Now the question here for me is: Why is this a software option on the phone rather something pre-baked into the Type-C Bullet’s DAC out of the factory? Do I also need to mention that in order to use the Type-C headphones on previous OnePlus devices you need to enable OTG in the settings (Which automatically turns off after 10 minutes), and even with this enabled, the OnePlus 6 currently doesn’t even actually offer the equalisation features of the 6T, as it’s only enabled for 3.5mm connected headphones.
3.5mm dongles have also been a complete disaster in the Android ecosystem: To date most smartphones relied on relatively high quality Qualcomm or Wolfson/Cirrus Logic DACs inside the phones, with Qualcomm in particular having made some fantastic strides in audio quality with their in-house ASoCs over recent years.
The same cannot be said of the commodity USB-C to 3.5mm dongles released to date; none of these are even remotely comparable with the performance of good internal DACs, and particularly Google’s bundled units are disastrous in terms of their analog output quality. Here I have to give credit to Apple: the company still seems to be the only one being able offer a 3.5mm dongle who has competitive analog audio output with little compromises. I would not be surprised if Apple’s recently released USB-C to 3.5mm dongle to be vastly superior in audio quality compared to anything offered by Android vendors.
To add insult on top of injury – companies are now starting to advertise the lack of a headphone jack as a premium feature. We addressed the OnePlus 6T, but also Huawei’s Mate 20 Pro not having a headphone jack, while its lesser sibling, the Mate 20 having one, is again some sort of nonsensical product segmentation which seems to be designed to simply generate more accessory sales. In this case you’re paying more for a phone to have a lesser feature.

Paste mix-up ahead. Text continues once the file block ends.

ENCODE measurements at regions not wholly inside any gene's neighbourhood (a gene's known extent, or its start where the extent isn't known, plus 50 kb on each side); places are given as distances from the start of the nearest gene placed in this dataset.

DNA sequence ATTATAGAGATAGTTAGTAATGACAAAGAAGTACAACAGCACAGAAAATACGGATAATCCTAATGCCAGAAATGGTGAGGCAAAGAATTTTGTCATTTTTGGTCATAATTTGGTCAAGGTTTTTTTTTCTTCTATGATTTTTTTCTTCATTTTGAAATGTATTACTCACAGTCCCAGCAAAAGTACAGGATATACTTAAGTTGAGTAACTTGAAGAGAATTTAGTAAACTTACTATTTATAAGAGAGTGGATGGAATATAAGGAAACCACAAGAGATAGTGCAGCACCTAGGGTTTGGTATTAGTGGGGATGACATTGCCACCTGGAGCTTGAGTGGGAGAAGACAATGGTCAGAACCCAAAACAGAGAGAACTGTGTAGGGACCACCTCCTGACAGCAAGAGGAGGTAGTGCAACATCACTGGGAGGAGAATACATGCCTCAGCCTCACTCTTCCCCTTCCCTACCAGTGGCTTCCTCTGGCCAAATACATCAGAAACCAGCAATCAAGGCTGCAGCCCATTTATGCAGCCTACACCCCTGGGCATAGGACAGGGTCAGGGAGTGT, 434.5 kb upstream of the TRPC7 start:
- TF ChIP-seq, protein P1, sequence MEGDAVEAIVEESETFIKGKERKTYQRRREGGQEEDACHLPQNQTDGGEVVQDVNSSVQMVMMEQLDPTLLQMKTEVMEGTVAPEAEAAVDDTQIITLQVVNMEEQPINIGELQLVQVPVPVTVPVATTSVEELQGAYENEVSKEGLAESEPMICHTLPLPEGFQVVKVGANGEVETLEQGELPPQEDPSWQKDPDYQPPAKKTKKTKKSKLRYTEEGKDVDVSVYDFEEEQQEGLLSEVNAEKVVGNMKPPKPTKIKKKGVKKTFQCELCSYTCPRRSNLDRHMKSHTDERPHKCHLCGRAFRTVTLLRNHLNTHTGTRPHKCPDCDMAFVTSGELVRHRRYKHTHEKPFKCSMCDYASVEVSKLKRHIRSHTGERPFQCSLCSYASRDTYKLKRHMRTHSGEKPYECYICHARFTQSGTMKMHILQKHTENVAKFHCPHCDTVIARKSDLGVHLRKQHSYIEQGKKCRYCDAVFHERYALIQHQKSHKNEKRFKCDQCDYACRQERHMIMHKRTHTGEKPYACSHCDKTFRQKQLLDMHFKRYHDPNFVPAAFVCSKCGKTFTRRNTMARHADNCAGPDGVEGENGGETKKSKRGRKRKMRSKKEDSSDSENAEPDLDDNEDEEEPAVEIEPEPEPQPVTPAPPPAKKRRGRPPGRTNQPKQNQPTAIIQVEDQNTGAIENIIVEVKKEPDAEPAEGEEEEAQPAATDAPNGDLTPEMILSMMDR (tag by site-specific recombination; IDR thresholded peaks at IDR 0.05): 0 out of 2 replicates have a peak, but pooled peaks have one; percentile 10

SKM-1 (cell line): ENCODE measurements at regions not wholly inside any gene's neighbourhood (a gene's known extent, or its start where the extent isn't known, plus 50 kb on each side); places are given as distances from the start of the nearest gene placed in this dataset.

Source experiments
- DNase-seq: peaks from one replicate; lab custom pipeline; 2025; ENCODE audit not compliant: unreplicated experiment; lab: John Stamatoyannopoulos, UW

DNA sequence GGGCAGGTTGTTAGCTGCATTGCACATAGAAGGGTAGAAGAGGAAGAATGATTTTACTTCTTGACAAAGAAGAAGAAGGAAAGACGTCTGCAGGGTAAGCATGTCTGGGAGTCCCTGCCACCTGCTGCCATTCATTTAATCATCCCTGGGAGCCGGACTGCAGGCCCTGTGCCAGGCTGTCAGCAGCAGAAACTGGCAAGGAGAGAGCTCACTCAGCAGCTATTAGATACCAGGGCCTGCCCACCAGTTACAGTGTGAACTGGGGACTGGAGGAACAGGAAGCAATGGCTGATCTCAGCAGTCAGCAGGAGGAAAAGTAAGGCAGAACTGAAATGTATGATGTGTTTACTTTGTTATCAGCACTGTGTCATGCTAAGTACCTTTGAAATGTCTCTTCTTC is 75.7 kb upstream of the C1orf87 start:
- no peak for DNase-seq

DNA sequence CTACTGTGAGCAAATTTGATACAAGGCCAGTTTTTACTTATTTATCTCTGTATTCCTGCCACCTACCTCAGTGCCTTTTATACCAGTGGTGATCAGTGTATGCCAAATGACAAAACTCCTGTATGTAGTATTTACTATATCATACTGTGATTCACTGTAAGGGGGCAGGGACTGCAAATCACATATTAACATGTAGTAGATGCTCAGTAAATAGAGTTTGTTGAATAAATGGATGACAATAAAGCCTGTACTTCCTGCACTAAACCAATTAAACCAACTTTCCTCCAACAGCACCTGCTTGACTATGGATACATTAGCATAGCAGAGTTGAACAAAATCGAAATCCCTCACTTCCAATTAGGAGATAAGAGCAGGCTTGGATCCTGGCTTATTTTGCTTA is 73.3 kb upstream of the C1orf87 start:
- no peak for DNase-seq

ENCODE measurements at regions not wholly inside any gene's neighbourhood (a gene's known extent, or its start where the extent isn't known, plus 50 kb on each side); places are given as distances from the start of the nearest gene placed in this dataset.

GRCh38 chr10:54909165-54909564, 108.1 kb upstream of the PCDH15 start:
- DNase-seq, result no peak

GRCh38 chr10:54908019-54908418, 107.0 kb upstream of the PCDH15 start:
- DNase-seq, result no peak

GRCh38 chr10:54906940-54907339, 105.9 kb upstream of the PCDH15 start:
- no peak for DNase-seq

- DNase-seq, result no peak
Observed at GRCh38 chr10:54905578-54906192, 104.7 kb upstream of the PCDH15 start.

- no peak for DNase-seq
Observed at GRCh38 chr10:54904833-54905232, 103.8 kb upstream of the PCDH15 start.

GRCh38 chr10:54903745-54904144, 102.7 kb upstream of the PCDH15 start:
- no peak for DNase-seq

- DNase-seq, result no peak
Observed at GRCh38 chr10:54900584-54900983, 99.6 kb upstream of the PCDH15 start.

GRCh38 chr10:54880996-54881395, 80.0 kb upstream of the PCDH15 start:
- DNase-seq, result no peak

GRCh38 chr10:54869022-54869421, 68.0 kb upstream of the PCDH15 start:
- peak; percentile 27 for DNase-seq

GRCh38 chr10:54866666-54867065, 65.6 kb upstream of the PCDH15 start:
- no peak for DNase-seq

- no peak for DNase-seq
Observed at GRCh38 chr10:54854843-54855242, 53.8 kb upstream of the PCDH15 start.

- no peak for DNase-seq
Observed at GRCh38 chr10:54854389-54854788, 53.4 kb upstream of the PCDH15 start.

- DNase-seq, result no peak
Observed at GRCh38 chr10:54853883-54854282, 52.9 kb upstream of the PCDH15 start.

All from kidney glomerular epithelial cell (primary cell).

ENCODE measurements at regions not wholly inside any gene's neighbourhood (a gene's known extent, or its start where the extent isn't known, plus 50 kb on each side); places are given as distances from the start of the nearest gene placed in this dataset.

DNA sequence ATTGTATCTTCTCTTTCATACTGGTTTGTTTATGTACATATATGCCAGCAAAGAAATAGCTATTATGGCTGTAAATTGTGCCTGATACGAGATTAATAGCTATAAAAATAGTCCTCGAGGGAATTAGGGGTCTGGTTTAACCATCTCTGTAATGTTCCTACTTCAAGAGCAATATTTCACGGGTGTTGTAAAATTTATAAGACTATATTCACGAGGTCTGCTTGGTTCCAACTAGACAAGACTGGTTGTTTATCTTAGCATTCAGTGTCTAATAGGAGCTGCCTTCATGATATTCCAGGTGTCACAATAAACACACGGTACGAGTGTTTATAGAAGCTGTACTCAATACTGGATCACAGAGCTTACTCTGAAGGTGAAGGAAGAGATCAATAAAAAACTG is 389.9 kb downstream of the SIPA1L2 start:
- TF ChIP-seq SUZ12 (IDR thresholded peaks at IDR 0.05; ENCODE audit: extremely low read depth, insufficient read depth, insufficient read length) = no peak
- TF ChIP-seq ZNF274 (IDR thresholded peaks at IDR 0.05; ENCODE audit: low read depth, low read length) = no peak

Samsung, and partly LG, seem to be the only companies who are resisting this anti-consumer trend. Here Samsung in particular seems to have absolutely no issues in “managing its internal component space”, all while providing the best audio experience in the mobile space. It still surprises me that Samsung is still the only company to offers an actual audio calibration option via its Adapt Sound feature – a psychoacoustic feedback equalisation feature that will tune the audio output of its internal DAC to an experienced flat frequency response based on your particular headphones and your particular hearing. I vehemently urge Samsung to continue on their current path, as the competition can't seem to stop blindly shooting themselves in the foot.
Overall, 2018 has been a year of sheer stupidity when it comes to the topic of audio, 3.5mm headphone jacks, and USB-C audio. Companies will need to reconsider their strategies, and consumers who value actual good audio quality will need to vote with their wallets.